This should not be merged with linked list as they are not the same thing. Linked list is the general name for a programming practice of creating nodes that are linked together, while dancing links is a method of iterating through the links, or so i can gather. 126.96.36.199 04:29, 24 September 2005
- I agree, this should not be merged with linked list. Dancing links is a way of removing elements from and re-inserting elements into a doubly-linked list, which is used in implementing an algorithm for trial-and-error searches for solutions to a problem. This article is about a different topic, and should be expanded on, but not merged. ralmin 20:37, 16 October 2005 (UTC)
- Don't merge. I understand linked lists and was looking for information of dancing links, so I have no interest in reading through the lengthy article on linked lists to.
- Don't merge. Whilst the Dancing Link exploits a particularly interesting characteristic of a category of linked list (the 4 way double linked list) that is the end of the similarity. This Dancing Link is an algorithm for solving a certain class of problem (exact cover problem) whereas a link list is a data structure. Those who want to learn about this algorithm will not want to trawl though lots of information on Linked Lists -- Andy Hedges
- Don't merge. Linked list is a data structure, whilst dancing links is an algorithm that exploits certain properties of a special type of linked list called doubly linked lists. These two are fundamentally different. Mangoshake 15:21, 11 November 2005 (UTC)
- Don't merge. The above positions say it all. --asmodai 11:16, 12 November 2005 (UTC)
- 1 Dancing links and Algorithm X
- 2 Example needed
- 3 Reorganize Exact cover, Algorithm X and Dancing Links articles?
- 4 Note on the Perl example linked
- 5 Slight adjustment of algorithm description needed
- 6 Reverse arrow?
- 7 Difficult to understand, and suggestions for expansion
- 8 DLX is not synonymous with Dancing Links
- 9 External links modified
I've read Knuth's paper, and in its current state, this article discusses two aspects:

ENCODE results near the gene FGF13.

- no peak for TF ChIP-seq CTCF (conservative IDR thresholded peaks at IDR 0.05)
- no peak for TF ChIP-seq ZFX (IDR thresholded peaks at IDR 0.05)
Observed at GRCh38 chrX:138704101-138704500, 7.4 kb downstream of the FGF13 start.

Knuth's Algorithm X (vaguely) Converting a Sudoku board for use by Algorithm X
The only place in this article where Dancing Links are correctly referred to is where it states that Dancing Links is an algorithm using linked lists. Overall this article is grossly misleading. Read Knuth's paper (linked from the article) to see what I'm talking about.
I think I'll rewrite this even though I'm no expert on the subject; it certainly can't turn out worse.
... Done. The new Algorithm X page will show up... when wikipedia updates their database or whatever needs to happen.
Eneg 19:41, 5 January 2006 (UTC)
It seems to me that we're inventing the term "Algorithm X" for this page; is that true? That might not be the best idea (not doing original research, etc). Glasser 04:35, 8 January 2006 (UTC)
Glasser, please read the original article before making assertions like this. Eneg 19:32, 8 January 2006 (UTC)
You're right, it had been a while since I read the article and only remembered DLX. Sorry. Glasser 21:54, 12 January 2006 (UTC)
I've implemented this algorithm in ML (using only wiki and it didn't take very long...!) but it seems that the sentence "Finally, remove each column (...) in which the selected row has a 1" should also advise writers to remove rows in which the removed columns have a 1 as these rows cannot be in the solution 188.8.131.52 00:06, 19 January 2006 (UTC)
Would it be possible to get an example of how a Sudoku puzzle is represented by a matrix? I suppose I could try to figure it out and post it and see if it lasts.
- I think this is a good idea. But I think it makes the most sense to include this as part of a Sudoku example in the exact cover article. See my question/suggestion below about reorganizing related articles. --Rob Zako 17:37, 27 June 2006 (UTC)